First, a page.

America decided 236 years ago to separate from Mother England. Yet, even today, American publishers seem in awe of anything written in England and will give manuscripts from foreign writers’ high preference over much better American authors.
Do you think that the well written and highly popular “Harry Potter” series would have had the success it received if it had not been written by an English woman? No, no for a moment. And consider the phenomenon of the trashy and amateurishly written “Gray Shades” series which is making millions of dollars for a middle-aged English mother. In America, that filth would have hit the slush pile before the second page was read because it is pure pornography.
As an aside, I once, many years ago as a writing exercise wrote a pornographic novel. It actually had a beginning and a middle and an end and had a PLOT. And it was the most boring writing I have ever attempted. I later burned it and nobody ever read it except me. Which brings up another point – the woman who scribbled “Gray Shades” in an interview admitted that she would not allow her children to read her novels. I write for an adult audience but I would never write anything that I would be ashamed to allow my adult children to read.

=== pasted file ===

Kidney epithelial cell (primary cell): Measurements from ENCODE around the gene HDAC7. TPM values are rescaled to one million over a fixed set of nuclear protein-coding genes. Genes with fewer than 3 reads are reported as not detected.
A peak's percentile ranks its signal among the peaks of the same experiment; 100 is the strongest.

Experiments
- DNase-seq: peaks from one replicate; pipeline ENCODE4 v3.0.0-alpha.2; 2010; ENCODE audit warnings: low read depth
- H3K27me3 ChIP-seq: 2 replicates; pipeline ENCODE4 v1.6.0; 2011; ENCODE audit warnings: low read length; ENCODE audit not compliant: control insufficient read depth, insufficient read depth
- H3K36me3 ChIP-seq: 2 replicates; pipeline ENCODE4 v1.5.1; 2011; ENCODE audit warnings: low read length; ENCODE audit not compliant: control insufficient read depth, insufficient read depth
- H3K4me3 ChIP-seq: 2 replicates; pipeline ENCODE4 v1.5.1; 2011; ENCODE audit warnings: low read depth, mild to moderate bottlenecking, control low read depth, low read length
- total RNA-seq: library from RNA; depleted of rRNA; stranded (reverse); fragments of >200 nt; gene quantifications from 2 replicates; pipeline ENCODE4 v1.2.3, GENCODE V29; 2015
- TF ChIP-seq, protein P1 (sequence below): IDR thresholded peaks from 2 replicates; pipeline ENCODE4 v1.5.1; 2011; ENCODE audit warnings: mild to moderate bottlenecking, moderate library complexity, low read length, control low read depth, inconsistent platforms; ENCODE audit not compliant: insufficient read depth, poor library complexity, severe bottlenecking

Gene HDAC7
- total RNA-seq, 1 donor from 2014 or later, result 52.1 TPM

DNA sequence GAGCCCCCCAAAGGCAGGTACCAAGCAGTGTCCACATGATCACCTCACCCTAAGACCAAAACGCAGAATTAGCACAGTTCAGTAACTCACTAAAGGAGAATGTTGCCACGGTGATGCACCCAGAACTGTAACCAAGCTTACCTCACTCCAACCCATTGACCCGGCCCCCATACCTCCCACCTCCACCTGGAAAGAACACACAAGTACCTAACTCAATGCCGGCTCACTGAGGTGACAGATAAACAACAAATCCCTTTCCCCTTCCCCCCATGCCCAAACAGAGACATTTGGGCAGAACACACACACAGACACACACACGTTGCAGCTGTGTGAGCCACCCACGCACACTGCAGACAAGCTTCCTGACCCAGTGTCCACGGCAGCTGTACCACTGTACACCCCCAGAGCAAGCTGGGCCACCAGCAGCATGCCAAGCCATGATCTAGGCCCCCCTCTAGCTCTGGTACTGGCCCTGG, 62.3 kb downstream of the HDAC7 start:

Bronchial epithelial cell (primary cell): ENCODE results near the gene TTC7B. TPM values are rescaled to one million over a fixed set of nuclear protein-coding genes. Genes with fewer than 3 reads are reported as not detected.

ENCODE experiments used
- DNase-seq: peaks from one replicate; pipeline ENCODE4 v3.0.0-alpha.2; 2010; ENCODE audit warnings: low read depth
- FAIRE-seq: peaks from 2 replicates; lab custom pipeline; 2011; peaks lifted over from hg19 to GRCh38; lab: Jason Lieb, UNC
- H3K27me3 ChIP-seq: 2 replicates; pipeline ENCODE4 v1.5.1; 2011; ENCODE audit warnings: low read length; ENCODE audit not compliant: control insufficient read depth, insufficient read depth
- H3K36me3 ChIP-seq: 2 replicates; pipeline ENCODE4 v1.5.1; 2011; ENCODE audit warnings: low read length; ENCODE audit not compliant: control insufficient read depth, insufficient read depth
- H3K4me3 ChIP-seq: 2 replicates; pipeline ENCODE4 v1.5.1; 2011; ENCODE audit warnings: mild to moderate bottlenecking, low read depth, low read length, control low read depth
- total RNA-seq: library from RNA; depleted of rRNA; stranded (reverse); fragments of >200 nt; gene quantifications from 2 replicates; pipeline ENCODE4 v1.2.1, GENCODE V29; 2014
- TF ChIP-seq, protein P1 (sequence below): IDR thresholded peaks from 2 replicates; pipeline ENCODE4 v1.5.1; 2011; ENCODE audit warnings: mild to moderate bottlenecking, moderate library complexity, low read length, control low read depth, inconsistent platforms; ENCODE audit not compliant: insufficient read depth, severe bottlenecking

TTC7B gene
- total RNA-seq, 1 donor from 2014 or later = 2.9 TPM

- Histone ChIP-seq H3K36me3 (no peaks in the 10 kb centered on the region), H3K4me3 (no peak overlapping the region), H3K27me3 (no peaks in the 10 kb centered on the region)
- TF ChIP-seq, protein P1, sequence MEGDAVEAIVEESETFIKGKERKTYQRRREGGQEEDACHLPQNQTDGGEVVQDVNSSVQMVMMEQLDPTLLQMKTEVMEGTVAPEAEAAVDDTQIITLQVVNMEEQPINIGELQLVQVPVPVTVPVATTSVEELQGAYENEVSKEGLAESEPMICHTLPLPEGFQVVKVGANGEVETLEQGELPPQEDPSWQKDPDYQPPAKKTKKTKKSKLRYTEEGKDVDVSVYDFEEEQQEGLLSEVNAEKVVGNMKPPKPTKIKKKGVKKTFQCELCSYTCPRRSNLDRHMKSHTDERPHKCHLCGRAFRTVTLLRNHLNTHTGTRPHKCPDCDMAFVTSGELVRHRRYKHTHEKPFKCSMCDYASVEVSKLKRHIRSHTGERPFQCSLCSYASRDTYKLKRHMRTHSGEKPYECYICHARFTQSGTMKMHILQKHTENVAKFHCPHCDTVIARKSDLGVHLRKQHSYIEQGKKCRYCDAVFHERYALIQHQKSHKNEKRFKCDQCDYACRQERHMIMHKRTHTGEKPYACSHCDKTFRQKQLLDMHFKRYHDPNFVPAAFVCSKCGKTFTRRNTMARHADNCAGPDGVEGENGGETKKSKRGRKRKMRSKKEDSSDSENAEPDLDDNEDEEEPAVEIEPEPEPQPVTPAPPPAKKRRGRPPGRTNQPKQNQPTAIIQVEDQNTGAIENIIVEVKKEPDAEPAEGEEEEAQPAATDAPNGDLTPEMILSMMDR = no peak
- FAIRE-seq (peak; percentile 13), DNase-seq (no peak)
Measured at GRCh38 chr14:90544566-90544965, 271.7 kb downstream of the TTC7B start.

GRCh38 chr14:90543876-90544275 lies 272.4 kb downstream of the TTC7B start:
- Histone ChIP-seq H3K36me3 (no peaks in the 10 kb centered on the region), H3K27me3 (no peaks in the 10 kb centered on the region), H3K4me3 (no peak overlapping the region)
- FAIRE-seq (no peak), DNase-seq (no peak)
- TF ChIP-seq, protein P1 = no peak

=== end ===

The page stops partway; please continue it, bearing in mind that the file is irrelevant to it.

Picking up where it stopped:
But here’s the thing. For some reason, perhaps because they “talk funny” American publishers think anything coming from foreigners is better than American fiction. I think this is some inherited feeling of inferiority that Americans feel toward Englishmen even after almost 250 years. Look at the really famous American authors of the 20th century – Ernest Hemingway, F. Scott Fitzgerald and others. They had to go to foreign lands as expats to become ACCEPTED as legitimate authors IN AMERICA.
Thank God for 21st century ePublishing. Admittedly, there is a lot of worthless trash on Amazon (after all they have over 50 million pieces of writing on their list) and much of it is from so-called writers who just want to say, “Hey, I’m an AUTHOR” and they would never get an agent or a glance from a legitimate print publisher. But, the good news is, ePublishing has bypassed the obvious bias of publishers which has kept many fine American writers from ever getting exposure.
What rubbish, as a Londoner would say.